Camping at seven national parks this summer, I began to perceive, alongside the beauty and grander, a shadow side of the national park concept. My unease crystallized in Glacier National Park when I heard the park introduced in a Visitor Center film as “an intact eco-system”. Were not the peoples who had originally occupied the land part of the eco-system? I began to understand that the national park purpose of ‘preserving the wilderness’ actually creates a false sense of what wilderness is. Those who occupied Glacier National Park, the Blackfeet and Salish and Pend d’Oreille and Kootenai peoples, were forcibly removed in order to establish that ‘intact eco-system.’
(If this post sounds like one you already read because I based it on a previous one, skip to the end for the brand new information.)
The narrator of the National Park Service film at Glacier states brightly that Its history is our history! In a Visitor Center exhibit, however, one can hear a contrasting view when watching a documentary inside the Teepee exhibit. A native man in the documentary states, This is not your back room, It is our front room…a living creation, not a playground. The landscape we tourists call pristine is what the Blackfeet call the Backbone of the World , where the spirits of their ancestors occupy their homeland, where ancestors’ bodies have become the earth, so that wherever we visitors walk in the park, we tread on the dust and soil made up of their ancestors’ bodies.
At Triple Divide Peak in Glacier, waters flow in three different directions: to the Gulf of Mexico, to the Pacific, and to the Hudson Bay. Here the Blackfeet honor all the waters as sacred waters, and honor the heads of the waters at Triple Divide as a living being, and honor the landscape as the origin of their oldest ceremony, the Beaver Bundle. The Blackfeet say there is a Presence here, that all the spirits that occupy the world are bound together in this very place. Yet the national park concept of wilderness preservation excludes the land-based cultural and spiritual practices of the original Blackfeet inhabitants.
The Blackfeet still today contest the Agreement of 1895, arguing it was not a sale but a ninety-nine year lease. They say, also, that the scope of the lease was mineral rights only. In the Visitor Center documentary, one Blackfeet woman states the following about the Agreement of 1895: “Another chunk was taken out of our full existence as a people.” The Blackfeet believe they retain their ancestral rights to hunt their food and gather their medicine plants in Glacier National Park. The only concession the government has made, however, is to now allow tribal members the right to enter the park without paying admission.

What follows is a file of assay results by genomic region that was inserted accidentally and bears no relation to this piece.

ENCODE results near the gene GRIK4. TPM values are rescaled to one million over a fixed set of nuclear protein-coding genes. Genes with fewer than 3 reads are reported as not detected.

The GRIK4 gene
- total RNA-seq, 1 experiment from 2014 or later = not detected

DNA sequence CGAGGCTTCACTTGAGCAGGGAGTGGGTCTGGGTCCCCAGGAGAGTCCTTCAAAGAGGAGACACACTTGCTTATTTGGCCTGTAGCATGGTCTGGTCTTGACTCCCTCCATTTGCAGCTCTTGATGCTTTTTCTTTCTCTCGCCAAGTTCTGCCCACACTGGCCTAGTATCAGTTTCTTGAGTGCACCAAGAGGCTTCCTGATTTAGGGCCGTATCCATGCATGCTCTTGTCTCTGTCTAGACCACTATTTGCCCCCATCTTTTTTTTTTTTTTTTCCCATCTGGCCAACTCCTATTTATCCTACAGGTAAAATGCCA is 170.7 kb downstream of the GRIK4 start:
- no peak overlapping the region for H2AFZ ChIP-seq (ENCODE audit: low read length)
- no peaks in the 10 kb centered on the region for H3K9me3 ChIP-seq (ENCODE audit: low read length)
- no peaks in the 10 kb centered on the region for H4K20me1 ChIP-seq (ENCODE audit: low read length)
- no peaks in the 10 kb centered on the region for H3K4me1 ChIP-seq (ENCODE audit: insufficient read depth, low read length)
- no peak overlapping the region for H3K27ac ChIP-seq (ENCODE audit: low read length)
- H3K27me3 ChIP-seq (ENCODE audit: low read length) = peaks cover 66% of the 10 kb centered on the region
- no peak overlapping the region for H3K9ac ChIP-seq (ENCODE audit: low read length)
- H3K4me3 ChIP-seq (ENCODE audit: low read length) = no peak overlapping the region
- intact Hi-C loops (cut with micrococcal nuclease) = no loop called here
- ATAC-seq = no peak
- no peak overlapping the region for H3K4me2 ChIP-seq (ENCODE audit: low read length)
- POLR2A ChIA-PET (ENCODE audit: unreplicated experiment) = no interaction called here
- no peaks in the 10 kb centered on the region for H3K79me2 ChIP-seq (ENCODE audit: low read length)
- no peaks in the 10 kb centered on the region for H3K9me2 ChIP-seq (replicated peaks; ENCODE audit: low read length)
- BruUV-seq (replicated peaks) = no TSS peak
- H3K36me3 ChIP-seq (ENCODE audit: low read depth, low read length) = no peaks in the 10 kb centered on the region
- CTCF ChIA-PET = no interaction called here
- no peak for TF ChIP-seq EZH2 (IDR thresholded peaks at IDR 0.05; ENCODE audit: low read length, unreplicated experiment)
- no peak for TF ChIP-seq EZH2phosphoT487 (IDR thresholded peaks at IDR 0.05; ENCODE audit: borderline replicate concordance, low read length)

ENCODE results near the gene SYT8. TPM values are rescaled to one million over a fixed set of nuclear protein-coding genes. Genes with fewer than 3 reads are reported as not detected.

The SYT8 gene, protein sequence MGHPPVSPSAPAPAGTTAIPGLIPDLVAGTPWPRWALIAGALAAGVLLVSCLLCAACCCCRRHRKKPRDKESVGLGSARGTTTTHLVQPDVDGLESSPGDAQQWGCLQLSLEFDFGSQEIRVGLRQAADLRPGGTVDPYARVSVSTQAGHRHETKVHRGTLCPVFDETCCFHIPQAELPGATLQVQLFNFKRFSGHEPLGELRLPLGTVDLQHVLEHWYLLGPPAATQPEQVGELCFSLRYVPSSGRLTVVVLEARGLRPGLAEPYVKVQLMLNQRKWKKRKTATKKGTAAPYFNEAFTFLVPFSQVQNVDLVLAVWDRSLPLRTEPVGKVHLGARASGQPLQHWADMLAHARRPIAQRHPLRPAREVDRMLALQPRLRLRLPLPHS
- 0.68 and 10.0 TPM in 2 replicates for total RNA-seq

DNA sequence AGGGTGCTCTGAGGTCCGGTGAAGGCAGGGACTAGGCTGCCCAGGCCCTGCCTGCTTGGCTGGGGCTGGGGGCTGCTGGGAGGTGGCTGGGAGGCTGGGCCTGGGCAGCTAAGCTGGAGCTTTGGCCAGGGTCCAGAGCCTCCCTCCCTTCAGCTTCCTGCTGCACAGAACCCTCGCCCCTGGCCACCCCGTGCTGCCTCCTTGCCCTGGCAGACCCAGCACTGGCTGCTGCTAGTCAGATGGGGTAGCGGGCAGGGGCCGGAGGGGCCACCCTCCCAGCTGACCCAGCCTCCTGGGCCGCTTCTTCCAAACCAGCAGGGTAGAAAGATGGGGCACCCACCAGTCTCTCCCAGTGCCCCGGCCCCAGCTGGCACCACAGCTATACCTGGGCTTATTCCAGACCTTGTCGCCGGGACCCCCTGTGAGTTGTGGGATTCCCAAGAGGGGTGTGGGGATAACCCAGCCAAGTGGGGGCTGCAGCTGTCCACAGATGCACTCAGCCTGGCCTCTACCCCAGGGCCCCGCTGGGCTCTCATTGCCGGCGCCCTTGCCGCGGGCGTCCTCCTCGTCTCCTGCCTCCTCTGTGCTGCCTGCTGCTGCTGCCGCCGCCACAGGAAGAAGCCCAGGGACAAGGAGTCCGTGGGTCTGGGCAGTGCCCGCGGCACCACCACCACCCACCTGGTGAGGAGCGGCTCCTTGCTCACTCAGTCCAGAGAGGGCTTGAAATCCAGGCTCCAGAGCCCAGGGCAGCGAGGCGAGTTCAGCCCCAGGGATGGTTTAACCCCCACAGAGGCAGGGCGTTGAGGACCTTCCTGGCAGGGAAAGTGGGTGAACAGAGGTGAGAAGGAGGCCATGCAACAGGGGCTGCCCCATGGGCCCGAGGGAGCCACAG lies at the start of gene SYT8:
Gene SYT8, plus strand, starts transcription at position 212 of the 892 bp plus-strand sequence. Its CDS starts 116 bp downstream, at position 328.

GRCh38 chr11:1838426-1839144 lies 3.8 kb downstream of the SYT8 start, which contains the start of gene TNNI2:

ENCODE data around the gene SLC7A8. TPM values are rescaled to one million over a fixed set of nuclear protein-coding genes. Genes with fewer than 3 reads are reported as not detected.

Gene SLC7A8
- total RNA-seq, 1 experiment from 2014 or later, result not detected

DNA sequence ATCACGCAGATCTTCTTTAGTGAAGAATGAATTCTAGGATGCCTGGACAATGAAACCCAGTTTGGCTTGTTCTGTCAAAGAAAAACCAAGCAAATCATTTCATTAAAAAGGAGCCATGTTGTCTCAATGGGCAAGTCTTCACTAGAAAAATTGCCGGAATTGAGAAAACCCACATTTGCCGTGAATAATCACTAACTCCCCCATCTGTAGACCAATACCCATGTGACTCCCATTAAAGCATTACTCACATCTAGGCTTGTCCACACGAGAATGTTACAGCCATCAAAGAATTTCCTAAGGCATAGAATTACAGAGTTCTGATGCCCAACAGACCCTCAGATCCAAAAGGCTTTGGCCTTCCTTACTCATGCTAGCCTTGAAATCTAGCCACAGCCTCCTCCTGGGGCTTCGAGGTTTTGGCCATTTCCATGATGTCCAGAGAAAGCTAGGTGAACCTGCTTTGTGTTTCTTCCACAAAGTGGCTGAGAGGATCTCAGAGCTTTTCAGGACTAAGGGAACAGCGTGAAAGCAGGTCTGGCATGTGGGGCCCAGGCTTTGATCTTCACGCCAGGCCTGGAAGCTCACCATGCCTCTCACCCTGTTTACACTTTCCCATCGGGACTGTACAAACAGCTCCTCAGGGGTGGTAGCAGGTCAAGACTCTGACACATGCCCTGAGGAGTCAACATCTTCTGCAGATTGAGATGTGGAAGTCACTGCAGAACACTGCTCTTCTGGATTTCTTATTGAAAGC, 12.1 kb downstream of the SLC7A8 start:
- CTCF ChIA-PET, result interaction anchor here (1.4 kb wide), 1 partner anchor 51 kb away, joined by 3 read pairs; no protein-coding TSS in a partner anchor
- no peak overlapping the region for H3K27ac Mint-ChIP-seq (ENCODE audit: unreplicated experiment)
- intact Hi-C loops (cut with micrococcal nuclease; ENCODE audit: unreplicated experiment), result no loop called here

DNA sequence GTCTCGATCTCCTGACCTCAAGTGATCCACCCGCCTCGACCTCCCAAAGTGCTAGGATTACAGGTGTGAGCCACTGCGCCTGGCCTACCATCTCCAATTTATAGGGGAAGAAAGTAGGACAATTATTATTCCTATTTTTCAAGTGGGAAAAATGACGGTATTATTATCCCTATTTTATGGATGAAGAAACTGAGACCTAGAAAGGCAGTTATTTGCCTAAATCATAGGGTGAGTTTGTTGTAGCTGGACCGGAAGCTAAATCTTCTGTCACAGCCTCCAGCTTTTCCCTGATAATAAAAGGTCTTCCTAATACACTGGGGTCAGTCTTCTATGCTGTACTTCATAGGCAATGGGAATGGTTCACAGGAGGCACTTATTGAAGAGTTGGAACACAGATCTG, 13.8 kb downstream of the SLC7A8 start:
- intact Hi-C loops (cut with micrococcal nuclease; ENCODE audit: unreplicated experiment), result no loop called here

On one of my evenings in Glacier National Park, a ranger spoke on the History of Park Rangers. He mentioned that an early part of the job was to locate and remove squatters. I’m sure he didn’t realize it, but he was insulting, and at the same time making disappear, those peoples he did not respect with their names: the Blackfeet, the Kootenai, the Salish and the Pend d’Oreille.
The NPS made a positive gesture in featuring the documentary testimonies in Glacier National Park St Mary Visitor Center, but it isn’t enough. Each national park needs to tell the truth about the peoples who were put out of their lands so that the park could be created. Each national park needs exhibits that respect the histories of those peoples, and each national park needs to credit them as the original preservers of the wilderness.
The peaks in Glacier National Park were shrouded in clouds the day I left. A deep state of meditation settled upon me, awe in the presence of Divinity. The beauty of Glacier marked my soul. The bittersweet story of the original peoples deepened my appreciation of this beauty, and led me to explore further.
Below is a link to an article on the Doctrine of Discovery, by which the Pope granted European explorers the right to the bodies and lands of native peoples worldwide. I hope you will be shocked to learn how US Chief Justice Marshall in 1823 affirmed that US property rights are based on the Doctrine of Discovery.
Another link will give you insight into the movement to get the US Government to make a formal apology for the Boarding School Era and other atrocities (as Australia and Canada have already done for indigenous people in their countries). “The boarding school wounds have been passed down the generations and are still responsible for the disparities between Native communities and the rest of Turtle Island,” according to a recent article by Sandi Tomlin-Sutker in Western North Carolina Woman. Quoted in the article is Patty Grant, local Cherokee/Lakota: “Pain and atrocities linger,” Patty reminds us. You can help the healing by signing a petition at the following link, asking President Obama to publicly make this much needed apology.